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Apple to Debut a $10/Month Music Streaming Service Next Week: WSJ

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Apple will announce its highly anticipated on-demand music streaming service for $10 per month, people familiar with the matter whispered to the Wall Street Journal. The announcement is timely, since Apple will kick off its annual Worldwide Developer Conference next Monday with a keynote scheduled for 10:00 a.m.

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Apple is expected to offer unlimited on-demand streaming for $10 a month, as Spotify does, according to people familiar with the plan. Unlike Spotify, Apple won’t let listeners stream its entire music catalog on demand free of charge. But it plans to augment its free, ad-supported Internet radio service with channels programmed and hosted by human DJs.

There is a noticeable shift toward music streaming: music download sales dropped 8% to $3.6 billion last year, while streaming subscriptions are up 45% to $1.6 billion. Spotify has around 60 million monthly active users: only a quarter of those are paying for the service, while the remaining 45 million users have free accounts.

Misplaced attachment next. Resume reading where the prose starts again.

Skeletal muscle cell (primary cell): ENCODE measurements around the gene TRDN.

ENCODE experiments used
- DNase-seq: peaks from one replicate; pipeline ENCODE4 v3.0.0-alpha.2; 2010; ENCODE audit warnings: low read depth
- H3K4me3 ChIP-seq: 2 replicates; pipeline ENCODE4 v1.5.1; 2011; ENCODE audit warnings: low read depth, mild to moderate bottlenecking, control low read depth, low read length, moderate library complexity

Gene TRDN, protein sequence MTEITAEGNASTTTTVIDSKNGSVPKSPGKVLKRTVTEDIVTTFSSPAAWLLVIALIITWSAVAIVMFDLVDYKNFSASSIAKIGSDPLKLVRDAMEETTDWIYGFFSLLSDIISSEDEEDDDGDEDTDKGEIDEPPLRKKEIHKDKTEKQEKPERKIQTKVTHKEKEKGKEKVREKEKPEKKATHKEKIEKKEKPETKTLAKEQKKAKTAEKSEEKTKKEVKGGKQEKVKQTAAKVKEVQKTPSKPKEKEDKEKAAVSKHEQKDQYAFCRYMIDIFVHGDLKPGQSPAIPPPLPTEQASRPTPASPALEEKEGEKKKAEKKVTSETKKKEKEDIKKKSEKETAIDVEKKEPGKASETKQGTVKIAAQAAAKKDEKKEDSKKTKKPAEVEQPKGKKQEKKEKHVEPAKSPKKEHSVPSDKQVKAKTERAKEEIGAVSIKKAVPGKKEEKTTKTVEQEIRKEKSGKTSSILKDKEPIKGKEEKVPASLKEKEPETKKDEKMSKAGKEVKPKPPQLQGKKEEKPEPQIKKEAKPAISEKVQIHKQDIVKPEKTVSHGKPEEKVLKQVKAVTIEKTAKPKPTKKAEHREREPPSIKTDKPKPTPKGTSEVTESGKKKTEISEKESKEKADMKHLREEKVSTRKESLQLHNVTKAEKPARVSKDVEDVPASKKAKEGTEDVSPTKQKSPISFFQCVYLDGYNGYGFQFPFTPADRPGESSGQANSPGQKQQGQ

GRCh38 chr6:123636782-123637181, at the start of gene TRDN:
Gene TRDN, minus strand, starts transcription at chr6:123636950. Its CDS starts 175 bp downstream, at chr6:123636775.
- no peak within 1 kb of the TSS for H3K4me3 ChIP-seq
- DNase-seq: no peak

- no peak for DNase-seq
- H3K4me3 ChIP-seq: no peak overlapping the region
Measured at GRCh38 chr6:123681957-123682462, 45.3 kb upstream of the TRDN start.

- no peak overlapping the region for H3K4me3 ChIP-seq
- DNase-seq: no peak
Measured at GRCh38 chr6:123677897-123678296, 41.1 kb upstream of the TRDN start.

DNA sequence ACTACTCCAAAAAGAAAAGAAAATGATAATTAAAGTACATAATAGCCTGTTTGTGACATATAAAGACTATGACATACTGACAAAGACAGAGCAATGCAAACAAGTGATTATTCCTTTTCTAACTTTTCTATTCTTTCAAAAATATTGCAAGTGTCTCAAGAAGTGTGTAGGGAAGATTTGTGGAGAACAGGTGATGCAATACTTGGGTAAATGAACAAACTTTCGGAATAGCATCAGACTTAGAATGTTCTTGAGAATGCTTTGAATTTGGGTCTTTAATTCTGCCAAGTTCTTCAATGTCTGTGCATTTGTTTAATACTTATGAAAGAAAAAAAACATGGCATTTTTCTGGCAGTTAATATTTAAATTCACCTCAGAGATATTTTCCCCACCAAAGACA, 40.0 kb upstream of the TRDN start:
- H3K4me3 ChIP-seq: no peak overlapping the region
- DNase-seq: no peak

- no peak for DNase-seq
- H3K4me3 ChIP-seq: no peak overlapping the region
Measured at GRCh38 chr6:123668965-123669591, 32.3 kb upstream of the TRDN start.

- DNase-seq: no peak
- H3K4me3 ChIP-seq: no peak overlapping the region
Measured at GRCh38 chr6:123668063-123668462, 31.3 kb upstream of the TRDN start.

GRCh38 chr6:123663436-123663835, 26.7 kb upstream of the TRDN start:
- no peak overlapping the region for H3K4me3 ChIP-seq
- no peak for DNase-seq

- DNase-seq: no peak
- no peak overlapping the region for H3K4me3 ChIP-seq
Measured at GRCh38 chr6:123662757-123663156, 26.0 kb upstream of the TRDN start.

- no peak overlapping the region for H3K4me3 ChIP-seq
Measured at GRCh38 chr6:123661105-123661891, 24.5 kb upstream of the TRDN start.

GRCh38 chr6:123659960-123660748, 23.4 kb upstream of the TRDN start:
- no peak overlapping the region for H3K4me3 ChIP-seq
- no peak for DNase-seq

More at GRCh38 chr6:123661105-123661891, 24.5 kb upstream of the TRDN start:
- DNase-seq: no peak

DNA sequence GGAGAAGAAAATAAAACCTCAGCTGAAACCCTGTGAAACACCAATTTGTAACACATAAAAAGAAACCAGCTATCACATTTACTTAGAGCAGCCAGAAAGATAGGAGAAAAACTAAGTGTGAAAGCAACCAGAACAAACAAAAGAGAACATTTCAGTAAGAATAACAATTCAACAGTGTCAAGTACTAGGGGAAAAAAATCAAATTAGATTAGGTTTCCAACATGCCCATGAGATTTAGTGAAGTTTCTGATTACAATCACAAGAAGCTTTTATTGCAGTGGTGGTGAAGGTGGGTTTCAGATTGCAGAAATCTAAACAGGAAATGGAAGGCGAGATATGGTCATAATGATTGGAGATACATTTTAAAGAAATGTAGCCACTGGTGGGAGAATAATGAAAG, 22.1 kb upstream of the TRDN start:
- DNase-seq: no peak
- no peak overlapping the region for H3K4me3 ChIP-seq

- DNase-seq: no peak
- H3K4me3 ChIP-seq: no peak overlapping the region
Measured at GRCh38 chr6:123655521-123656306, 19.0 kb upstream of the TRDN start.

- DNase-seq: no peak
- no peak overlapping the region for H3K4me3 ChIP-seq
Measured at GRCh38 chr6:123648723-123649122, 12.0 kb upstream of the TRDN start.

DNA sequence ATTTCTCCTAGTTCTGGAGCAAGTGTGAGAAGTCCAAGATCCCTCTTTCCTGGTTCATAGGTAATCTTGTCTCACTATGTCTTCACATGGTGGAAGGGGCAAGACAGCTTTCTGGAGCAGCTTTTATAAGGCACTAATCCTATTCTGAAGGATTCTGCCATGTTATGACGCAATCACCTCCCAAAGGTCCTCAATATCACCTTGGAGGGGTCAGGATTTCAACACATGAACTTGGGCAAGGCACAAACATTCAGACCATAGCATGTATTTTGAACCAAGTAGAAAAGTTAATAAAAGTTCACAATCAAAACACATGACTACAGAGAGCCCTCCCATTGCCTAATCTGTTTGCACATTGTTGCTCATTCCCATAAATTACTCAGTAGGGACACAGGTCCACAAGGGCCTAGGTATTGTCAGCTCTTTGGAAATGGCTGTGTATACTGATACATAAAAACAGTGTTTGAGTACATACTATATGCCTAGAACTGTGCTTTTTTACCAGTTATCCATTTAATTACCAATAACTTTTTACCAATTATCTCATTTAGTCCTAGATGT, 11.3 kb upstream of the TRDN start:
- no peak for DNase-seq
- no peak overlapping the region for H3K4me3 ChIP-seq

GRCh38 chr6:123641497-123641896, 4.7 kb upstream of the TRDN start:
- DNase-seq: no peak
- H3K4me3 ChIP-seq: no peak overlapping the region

Apple’s interest in this market took visible shape with iTunes Radio, which unfortunately failed to take off (it’s limited to the US and Australia). Last year, however, the company spent $3 billion to acquire Beats.

Alongside the talent it got for this amount — Dr. Dre and Jimmy Iovine — Apple also got Beats Music, a streaming service that it wants to retain, at least for now, until it irons out every detail of the forthcoming music streaming service.

The company isn’t expected to immediately move current Beats Music subscribers onto the new service, instead keeping Beats up and running while it works out any kinks in the new service before eventually migrating Beats users onto it.

Apple has yet to sign contracts with all major labels: according to the WSJ’s sources, three of the biggest music labels are waiting for better offers to sign the papers, but industry experts expect the deals to close soon.

With the new marketing campaign due after the official announcement, Apple will try to convince iTunes users to pay more than $30 per year — on average — for music. $120 will suffice: that’s how much you will need to pay to get unlimited access to tens of millions of great songs.

In an interesting move, Apple plans to make the service available for Android users. To make it appealing, Apple plans to offer a “battery of channels” programmed much like traditional broadcast stations, featuring some high-profile personalities, these people said to the WSJ.

Unfortunately, there is no word about a Canadian launch, but we’ll find out in a week.

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